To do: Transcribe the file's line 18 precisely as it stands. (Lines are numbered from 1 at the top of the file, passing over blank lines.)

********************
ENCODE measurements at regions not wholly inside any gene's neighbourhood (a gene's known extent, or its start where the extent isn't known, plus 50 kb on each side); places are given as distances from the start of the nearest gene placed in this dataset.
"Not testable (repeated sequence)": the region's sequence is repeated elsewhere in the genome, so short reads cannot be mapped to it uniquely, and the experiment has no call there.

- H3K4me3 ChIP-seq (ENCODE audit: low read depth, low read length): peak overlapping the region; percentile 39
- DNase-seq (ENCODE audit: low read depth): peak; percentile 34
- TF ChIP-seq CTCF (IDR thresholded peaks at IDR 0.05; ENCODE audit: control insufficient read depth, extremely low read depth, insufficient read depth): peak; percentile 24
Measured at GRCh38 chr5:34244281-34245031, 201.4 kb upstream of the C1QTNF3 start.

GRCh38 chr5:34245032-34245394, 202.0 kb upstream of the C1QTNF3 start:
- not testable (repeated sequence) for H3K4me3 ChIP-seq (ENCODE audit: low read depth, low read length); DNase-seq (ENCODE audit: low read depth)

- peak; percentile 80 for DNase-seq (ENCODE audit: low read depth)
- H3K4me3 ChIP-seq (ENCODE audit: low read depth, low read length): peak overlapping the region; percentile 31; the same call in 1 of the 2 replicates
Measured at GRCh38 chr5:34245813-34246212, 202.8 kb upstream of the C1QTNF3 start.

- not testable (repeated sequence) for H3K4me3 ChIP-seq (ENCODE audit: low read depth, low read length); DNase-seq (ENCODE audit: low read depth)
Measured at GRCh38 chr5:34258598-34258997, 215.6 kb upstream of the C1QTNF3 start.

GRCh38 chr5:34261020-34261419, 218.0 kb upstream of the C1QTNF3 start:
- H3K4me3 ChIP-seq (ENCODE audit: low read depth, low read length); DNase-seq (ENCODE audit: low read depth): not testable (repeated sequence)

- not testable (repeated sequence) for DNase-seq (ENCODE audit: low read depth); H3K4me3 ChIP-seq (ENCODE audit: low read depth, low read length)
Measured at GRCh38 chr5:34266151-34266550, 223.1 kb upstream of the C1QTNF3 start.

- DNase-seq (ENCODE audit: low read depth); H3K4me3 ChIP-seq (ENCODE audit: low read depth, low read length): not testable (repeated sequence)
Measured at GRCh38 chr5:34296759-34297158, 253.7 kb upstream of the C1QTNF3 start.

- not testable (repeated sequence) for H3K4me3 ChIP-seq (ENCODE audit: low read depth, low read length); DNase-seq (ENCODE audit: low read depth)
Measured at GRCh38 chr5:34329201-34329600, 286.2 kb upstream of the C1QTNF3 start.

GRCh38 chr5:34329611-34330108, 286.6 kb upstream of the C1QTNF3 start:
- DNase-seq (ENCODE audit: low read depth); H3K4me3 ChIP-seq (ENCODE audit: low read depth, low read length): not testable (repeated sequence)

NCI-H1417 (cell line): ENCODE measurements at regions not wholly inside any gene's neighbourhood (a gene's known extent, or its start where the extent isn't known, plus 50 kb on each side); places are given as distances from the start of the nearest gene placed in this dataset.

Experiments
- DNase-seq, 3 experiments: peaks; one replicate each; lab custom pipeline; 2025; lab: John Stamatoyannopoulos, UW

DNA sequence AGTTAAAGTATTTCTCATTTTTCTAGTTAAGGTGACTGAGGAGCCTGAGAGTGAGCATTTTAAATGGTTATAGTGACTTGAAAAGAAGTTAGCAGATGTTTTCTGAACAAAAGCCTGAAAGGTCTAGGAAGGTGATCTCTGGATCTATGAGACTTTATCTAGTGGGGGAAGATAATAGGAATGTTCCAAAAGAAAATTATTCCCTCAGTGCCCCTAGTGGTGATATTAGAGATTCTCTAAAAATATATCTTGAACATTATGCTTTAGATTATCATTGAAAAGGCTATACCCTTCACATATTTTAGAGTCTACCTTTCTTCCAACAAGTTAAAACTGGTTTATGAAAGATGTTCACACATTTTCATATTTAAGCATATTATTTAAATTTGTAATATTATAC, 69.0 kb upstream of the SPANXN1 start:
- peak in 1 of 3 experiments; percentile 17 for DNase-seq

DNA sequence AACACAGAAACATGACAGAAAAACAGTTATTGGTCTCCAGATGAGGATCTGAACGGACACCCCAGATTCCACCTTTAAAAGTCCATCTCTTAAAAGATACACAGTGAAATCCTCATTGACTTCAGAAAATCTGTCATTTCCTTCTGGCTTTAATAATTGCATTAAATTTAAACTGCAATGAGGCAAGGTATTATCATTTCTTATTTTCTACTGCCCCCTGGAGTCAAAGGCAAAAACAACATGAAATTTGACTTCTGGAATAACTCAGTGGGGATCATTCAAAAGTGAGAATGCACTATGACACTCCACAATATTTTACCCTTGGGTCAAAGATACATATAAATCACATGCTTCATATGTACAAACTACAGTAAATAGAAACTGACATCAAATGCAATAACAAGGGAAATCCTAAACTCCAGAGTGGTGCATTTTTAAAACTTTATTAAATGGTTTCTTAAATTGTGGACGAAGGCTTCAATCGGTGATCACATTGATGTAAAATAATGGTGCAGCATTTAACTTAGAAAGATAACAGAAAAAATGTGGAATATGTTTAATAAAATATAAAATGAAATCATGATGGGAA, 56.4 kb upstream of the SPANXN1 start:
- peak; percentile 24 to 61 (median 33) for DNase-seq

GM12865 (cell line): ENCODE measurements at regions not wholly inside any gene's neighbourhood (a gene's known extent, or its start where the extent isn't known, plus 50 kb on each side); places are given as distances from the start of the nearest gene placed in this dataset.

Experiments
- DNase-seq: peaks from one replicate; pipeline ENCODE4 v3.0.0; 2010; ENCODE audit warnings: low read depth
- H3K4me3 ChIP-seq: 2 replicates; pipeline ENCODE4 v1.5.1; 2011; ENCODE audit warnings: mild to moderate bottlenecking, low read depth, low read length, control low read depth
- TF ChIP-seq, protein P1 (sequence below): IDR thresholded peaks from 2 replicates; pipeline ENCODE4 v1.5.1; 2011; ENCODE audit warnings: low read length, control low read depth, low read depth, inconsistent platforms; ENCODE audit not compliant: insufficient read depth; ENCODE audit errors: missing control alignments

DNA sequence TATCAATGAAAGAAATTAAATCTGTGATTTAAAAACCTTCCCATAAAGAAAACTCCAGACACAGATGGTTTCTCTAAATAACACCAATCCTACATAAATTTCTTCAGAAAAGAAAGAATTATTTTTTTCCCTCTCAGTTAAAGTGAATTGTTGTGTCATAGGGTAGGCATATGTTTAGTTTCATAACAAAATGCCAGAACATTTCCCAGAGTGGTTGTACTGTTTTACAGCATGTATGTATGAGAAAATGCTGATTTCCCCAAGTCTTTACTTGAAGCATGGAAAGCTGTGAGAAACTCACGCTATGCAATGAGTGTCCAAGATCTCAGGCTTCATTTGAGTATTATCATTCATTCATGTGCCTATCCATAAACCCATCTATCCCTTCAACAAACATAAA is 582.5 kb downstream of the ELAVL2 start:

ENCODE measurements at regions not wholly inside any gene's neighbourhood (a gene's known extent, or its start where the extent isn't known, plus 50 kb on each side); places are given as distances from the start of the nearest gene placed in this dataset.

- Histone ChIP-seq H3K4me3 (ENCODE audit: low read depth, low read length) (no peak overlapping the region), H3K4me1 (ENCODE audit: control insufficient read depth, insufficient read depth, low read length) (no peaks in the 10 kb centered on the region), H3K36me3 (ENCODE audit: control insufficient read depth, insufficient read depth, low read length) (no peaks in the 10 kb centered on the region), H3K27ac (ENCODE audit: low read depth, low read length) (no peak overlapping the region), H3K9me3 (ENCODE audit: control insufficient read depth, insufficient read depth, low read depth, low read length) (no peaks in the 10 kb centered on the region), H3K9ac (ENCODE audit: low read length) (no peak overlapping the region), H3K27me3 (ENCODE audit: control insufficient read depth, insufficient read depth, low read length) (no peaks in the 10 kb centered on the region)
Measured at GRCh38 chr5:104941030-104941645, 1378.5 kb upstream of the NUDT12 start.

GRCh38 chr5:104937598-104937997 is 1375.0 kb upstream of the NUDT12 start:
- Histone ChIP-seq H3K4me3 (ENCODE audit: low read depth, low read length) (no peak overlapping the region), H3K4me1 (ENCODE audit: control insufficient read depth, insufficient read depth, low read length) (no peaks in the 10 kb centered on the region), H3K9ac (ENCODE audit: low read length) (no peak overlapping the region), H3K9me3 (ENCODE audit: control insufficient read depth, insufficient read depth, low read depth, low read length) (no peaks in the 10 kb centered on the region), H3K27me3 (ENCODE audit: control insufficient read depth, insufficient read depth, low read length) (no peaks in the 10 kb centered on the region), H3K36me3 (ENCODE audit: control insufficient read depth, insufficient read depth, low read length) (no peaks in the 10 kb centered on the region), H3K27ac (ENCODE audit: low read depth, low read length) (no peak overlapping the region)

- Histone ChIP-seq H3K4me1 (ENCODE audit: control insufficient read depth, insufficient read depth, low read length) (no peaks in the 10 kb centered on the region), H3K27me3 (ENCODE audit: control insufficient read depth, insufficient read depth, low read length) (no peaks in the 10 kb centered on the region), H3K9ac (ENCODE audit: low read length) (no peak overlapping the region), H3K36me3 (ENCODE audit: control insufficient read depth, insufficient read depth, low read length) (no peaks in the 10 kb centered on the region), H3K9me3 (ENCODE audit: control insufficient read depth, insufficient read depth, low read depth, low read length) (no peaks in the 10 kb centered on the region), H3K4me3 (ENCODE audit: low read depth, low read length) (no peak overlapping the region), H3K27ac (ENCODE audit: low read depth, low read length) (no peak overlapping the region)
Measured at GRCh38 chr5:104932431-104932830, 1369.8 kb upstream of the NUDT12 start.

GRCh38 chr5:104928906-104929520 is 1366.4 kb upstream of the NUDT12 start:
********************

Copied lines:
- DNase-seq (ENCODE audit: low read depth); H3K4me3 ChIP-seq (ENCODE audit: low read depth, low read length): not testable (repeated sequence)